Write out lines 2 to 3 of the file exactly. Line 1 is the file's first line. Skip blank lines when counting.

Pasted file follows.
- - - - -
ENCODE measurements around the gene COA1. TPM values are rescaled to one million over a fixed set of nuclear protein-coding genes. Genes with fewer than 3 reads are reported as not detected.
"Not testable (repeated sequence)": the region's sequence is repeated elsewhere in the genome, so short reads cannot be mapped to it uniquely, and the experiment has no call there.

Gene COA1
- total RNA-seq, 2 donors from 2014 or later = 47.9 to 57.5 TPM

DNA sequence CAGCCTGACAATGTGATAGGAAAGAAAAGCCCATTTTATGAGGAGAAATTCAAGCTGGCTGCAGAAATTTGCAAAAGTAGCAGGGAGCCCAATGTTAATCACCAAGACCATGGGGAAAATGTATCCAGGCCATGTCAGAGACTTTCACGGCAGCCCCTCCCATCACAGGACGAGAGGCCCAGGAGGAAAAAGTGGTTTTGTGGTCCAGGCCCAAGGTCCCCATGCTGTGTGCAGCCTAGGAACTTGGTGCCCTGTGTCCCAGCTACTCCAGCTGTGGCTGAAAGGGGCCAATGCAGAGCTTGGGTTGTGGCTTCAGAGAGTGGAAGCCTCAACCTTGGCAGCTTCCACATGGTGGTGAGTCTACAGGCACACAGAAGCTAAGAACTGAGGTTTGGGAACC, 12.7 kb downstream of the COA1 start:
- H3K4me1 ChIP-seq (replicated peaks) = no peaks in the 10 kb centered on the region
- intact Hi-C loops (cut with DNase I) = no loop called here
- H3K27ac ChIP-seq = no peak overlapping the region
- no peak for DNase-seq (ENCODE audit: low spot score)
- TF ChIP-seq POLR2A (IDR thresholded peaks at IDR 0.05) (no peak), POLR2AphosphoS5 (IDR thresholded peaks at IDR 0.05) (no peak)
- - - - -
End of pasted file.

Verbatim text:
"Not testable (repeated sequence)": the region's sequence is repeated elsewhere in the genome, so short reads cannot be mapped to it uniquely, and the experiment has no call there.

Gene COA1